(3) The cotext-aware dynamic assets selection methods. Since there is no previous work in this group, we compared the performance of our proposed methods EXP4.ONSE and EXP4.EGE.
Experiment Setup and Metrics: Regarding the parameter settings, in the expert advice generation section, we used the first rounds to train multiple linear regression, thus the start time of all methods is for the sake of fairness. And we set parameters according to Theorem 1 for Exp4.ONSE and Theorem 2 for Exp4.EGE. And for the parameters of other comparison methods, we used the parameter settings recommended in the relevant studies.
On the synthetic dataset, we considered regret and running time. In terms of regret, we generated two tasks: slightly non-stationary task with and highly non-stationary task with . For running time, we randomly selected - assets from running time task on synthetic dataset with .
On the real-world datasets, we randomly selected assets from datasets, and used cumulative wealth [Brandt2010] as the standard criterion to evaluate the performance. The results were averaged over executions.
We present our experimental results in three sections. For the synthetic dataset, we evaluate regret to answer question Q1 and running time for question Q2, while for real-world datasets, we assess cumulative wealth for question Q3.
Experiment 1: evaluation of regret on synthetic dataset
In order to answer question Q1, we analysed the regret of all comparison methods on slightly non-stationary task and highly non-stationary task. From the results shown in Figure 1, we can reach three conclusions. Firstly, comparing Exp4.ONSE and Exp4.EGE with the fixed assets selection methods ONS, we can find that ONS can converge quickly within a stage, which is better than our methods. But ONS’s response to stage changes is slow, so that ONS’s regret appears stepped increase. Therefore, though our approches have no significant improvement in the slightly non-stationary environment, in the highly non-stationary case, we are much better than it. Secondly, comparing our approches with the context-free dynamic assets selection methods, our approches achieve lower regret than Full-feedback and Bandit-feedback in both of two cases, especially in the highly non-stationary case. Thirdly, the results empirically show that the sub-linear regret of our methods mentioned in the theoretical analysis is correct, and Exp4.ONSE achieves lower regret than Exp4.EGE.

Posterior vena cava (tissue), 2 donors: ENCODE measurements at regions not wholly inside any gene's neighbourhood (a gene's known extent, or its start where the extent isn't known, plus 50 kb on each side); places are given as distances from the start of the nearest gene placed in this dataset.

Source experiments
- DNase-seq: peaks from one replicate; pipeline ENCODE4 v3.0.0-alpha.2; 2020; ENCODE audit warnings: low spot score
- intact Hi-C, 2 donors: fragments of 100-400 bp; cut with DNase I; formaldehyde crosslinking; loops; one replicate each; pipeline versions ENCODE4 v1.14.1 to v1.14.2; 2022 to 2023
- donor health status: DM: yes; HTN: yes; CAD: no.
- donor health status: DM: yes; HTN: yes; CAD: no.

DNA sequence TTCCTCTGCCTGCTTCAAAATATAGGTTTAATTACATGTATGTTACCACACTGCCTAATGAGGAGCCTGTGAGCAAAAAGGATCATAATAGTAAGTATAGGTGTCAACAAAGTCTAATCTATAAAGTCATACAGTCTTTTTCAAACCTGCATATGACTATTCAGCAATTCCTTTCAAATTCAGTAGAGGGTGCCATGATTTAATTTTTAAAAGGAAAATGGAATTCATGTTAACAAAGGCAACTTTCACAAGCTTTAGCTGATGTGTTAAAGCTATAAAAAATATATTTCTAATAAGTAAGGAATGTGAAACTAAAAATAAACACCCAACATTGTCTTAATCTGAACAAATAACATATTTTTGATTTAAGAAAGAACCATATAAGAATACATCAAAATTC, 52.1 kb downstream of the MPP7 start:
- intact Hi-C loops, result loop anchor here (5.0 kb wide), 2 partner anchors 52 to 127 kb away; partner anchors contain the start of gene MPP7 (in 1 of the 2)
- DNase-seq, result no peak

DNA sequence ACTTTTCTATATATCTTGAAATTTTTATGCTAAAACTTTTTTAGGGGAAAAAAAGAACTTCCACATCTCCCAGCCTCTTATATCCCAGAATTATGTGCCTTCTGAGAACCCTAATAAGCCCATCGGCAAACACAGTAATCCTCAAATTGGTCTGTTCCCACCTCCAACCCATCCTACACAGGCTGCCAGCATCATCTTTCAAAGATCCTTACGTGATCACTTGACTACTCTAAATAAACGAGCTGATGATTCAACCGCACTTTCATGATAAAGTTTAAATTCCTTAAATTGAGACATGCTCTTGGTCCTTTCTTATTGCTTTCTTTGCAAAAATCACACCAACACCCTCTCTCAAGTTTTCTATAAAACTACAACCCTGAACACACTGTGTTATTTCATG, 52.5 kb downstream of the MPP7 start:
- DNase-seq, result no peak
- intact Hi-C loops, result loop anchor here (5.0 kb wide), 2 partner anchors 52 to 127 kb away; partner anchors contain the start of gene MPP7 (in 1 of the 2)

Experiment 2: evaluation of running time on synthetic dataset and real-world datasets
In order to answer question Q2, we measured the running time of comparison methods on running time task of synthetic dataset. The PC we used has a four-core processor with frequency of 3.6GHz and memory of 8GB. The results of running time are plotted in Figure 2 (a) which shows that Exp4.ONSE and Exp4.EGE have greatly improved efficiency over Full-feedback by an average of . Though our methods have increased the running time by an average of than Bandit-feedback when , they are more efficient than Bandit-feedback by decreasing the running time with an average of when . In addition, the results empirically show that our theoretical computational complexity analysis is correct.
Moreover, we compared the running time with comparison methods on the real-world datasets (see Figure 2 (b)). It shows that Exp4.ONSE’s average running time is seconds, which improve the efficience compared with the state-of-the-art methods by an average of , ranging from to . And Exp4.EGE’s average running time is seconds, which improve the efficience compared with the state-of-the-art methods by an average of , ranging from to . Such time efficiency supports Exp4.ONSE and Exp4.EGE in large-scale real applications.